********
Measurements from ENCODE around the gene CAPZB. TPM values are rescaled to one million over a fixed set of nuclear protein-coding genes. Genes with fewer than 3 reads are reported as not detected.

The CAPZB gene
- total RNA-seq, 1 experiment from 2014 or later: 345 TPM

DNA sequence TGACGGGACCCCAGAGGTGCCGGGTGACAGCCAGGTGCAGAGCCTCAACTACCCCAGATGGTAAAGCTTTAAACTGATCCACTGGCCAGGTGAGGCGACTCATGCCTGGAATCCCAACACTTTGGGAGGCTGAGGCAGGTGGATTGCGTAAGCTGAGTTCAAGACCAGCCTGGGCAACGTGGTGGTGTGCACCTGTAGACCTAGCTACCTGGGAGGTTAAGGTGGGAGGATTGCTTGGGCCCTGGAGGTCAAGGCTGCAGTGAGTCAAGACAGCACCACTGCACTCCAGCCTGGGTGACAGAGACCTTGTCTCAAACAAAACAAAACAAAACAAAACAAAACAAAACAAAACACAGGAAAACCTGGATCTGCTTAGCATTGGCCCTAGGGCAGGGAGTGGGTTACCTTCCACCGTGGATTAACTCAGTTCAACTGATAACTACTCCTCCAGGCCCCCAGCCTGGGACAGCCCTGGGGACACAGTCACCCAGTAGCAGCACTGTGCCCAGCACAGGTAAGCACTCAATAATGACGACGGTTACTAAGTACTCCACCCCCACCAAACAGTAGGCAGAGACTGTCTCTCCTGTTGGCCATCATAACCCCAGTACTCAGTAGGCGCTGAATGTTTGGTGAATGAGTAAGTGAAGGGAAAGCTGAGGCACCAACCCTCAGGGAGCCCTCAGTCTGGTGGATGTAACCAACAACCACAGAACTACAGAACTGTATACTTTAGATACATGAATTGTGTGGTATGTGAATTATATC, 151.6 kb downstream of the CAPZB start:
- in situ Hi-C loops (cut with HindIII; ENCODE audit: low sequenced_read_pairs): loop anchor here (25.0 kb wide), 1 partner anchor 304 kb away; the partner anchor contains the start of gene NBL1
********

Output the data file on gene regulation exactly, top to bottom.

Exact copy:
Measurements from ENCODE around the gene CAPZB. TPM values are rescaled to one million over a fixed set of nuclear protein-coding genes. Genes with fewer than 3 reads are reported as not detected.

The CAPZB gene
- total RNA-seq, 1 experiment from 2014 or later: 345 TPM

DNA sequence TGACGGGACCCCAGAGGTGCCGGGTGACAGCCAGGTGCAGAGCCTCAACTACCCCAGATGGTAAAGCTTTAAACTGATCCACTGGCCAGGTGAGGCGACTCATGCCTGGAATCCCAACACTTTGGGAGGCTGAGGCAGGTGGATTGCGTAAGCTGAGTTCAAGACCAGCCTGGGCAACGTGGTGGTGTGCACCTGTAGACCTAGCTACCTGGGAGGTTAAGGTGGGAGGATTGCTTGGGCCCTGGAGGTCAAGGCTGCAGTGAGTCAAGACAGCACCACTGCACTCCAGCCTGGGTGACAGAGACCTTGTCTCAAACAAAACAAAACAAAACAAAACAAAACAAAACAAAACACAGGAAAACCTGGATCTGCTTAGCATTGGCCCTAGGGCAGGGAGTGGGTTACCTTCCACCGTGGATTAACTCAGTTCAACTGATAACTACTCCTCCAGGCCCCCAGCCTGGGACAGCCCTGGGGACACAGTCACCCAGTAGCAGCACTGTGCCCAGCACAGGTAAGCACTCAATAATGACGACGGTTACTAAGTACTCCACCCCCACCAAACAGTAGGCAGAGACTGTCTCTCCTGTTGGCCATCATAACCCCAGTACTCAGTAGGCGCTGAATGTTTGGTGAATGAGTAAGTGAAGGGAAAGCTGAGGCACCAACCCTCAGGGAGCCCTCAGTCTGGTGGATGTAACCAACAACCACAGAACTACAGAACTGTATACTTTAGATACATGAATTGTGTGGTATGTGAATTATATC, 151.6 kb downstream of the CAPZB start:
- in situ Hi-C loops (cut with HindIII; ENCODE audit: low sequenced_read_pairs): loop anchor here (25.0 kb wide), 1 partner anchor 304 kb away; the partner anchor contains the start of gene NBL1